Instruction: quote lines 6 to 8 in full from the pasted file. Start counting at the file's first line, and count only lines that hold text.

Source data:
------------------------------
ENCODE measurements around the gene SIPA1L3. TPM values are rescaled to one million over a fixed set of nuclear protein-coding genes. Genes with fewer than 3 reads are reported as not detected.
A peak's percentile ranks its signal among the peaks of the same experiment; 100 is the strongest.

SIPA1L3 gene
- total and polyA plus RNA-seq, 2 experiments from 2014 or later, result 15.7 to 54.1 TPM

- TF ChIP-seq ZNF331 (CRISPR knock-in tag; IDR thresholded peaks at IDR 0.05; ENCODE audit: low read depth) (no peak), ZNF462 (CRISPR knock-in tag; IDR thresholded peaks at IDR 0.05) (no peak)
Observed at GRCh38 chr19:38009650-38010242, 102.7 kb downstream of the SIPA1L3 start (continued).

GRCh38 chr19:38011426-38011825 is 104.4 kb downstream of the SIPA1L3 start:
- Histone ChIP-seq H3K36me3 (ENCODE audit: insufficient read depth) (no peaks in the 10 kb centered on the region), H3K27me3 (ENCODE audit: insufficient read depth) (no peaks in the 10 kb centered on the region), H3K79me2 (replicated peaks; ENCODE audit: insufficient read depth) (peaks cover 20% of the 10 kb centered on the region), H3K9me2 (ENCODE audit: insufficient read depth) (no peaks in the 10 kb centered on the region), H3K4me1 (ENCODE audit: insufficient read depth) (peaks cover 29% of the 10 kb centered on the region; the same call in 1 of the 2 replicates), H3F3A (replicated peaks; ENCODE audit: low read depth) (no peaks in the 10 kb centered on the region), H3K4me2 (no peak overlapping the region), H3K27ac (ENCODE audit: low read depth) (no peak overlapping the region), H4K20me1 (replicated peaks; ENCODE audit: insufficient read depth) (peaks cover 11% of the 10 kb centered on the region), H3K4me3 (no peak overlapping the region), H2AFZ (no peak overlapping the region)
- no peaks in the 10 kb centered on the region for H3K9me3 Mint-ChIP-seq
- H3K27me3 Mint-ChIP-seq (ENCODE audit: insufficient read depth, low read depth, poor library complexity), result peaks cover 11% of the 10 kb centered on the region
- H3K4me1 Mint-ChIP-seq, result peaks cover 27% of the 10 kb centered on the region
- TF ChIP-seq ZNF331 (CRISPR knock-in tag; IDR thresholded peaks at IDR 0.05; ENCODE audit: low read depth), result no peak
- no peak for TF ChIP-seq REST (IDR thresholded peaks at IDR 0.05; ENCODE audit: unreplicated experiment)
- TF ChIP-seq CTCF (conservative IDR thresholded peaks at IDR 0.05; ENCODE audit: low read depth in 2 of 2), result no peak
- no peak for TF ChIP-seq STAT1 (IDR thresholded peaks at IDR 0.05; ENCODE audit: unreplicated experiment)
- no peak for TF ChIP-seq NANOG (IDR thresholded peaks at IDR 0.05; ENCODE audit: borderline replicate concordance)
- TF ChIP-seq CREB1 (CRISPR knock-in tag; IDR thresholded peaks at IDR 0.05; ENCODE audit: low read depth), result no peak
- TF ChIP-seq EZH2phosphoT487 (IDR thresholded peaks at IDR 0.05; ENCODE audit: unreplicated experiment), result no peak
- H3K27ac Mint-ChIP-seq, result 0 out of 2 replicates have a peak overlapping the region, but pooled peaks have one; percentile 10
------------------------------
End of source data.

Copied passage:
Observed at GRCh38 chr19:38009650-38010242, 102.7 kb downstream of the SIPA1L3 start (continued).

GRCh38 chr19:38011426-38011825 is 104.4 kb downstream of the SIPA1L3 start:
- Histone ChIP-seq H3K36me3 (ENCODE audit: insufficient read depth) (no peaks in the 10 kb centered on the region), H3K27me3 (ENCODE audit: insufficient read depth) (no peaks in the 10 kb centered on the region), H3K79me2 (replicated peaks; ENCODE audit: insufficient read depth) (peaks cover 20% of the 10 kb centered on the region), H3K9me2 (ENCODE audit: insufficient read depth) (no peaks in the 10 kb centered on the region), H3K4me1 (ENCODE audit: insufficient read depth) (peaks cover 29% of the 10 kb centered on the region; the same call in 1 of the 2 replicates), H3F3A (replicated peaks; ENCODE audit: low read depth) (no peaks in the 10 kb centered on the region), H3K4me2 (no peak overlapping the region), H3K27ac (ENCODE audit: low read depth) (no peak overlapping the region), H4K20me1 (replicated peaks; ENCODE audit: insufficient read depth) (peaks cover 11% of the 10 kb centered on the region), H3K4me3 (no peak overlapping the region), H2AFZ (no peak overlapping the region)